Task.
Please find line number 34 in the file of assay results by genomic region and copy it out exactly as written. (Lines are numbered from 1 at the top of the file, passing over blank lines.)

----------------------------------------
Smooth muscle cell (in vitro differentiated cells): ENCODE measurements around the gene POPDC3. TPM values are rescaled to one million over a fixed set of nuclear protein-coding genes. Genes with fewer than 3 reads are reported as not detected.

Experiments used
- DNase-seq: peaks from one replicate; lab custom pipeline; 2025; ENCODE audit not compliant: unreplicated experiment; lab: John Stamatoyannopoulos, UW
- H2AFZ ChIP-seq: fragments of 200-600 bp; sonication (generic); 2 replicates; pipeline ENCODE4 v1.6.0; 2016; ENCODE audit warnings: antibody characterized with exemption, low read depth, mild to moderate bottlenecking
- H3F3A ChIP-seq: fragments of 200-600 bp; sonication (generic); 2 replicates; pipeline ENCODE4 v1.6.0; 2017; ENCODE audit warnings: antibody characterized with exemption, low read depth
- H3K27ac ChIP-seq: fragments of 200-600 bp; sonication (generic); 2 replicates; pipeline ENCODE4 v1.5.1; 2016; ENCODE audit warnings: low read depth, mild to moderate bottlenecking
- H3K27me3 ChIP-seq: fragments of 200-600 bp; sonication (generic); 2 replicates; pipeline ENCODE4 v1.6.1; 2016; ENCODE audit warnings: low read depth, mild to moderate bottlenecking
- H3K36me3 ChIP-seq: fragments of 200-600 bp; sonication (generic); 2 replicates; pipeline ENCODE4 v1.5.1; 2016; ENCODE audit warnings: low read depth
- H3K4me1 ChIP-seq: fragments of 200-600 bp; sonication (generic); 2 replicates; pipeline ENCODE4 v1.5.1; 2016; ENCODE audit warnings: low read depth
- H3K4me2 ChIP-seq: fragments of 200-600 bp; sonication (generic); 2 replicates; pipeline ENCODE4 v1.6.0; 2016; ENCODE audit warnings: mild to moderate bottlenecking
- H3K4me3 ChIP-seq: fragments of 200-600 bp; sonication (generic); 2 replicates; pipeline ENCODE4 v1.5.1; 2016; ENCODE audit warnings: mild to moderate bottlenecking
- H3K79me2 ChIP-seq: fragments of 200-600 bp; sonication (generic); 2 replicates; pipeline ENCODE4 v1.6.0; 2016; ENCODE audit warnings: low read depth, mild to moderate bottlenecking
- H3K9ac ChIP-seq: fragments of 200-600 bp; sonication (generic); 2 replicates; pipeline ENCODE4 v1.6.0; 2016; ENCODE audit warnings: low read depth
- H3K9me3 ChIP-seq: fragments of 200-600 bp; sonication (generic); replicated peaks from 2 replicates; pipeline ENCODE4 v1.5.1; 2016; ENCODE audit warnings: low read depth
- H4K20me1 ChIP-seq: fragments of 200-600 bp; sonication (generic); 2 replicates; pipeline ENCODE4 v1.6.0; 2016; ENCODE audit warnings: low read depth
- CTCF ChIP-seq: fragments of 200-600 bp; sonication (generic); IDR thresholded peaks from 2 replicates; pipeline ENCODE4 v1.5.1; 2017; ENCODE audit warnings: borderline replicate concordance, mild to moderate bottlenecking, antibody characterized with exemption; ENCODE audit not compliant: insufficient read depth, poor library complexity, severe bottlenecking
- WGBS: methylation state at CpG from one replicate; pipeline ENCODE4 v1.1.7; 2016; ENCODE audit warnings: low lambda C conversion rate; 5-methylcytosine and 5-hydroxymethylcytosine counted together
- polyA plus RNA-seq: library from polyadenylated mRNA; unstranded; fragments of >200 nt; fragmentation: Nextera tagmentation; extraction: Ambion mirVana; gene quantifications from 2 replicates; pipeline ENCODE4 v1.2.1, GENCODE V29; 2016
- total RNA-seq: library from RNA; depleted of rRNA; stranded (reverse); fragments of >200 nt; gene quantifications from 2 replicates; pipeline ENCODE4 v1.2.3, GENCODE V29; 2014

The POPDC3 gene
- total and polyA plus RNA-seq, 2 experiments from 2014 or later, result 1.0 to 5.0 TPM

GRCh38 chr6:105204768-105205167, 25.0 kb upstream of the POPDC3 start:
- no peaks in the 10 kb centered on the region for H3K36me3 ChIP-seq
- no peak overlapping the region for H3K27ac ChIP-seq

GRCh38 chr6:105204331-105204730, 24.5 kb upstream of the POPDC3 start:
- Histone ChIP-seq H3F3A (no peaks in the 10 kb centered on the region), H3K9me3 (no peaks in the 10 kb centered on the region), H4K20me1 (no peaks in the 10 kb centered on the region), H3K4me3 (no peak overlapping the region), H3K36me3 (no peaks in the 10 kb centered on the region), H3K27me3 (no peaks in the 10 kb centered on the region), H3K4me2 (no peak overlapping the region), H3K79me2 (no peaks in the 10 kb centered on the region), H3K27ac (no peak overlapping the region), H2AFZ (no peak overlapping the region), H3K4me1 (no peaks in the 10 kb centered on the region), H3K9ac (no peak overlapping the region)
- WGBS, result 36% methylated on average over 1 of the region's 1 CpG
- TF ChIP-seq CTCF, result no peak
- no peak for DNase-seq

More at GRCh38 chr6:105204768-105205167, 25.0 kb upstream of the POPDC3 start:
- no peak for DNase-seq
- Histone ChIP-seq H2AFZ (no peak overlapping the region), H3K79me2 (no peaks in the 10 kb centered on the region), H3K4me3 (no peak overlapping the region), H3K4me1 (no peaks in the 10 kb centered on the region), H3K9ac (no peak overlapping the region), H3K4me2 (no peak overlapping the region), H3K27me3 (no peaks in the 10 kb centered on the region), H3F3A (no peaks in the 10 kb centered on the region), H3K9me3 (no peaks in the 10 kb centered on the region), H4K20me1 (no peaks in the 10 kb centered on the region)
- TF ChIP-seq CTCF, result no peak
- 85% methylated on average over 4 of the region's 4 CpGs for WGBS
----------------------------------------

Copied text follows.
- 85% methylated on average over 4 of the region's 4 CpGs for WGBS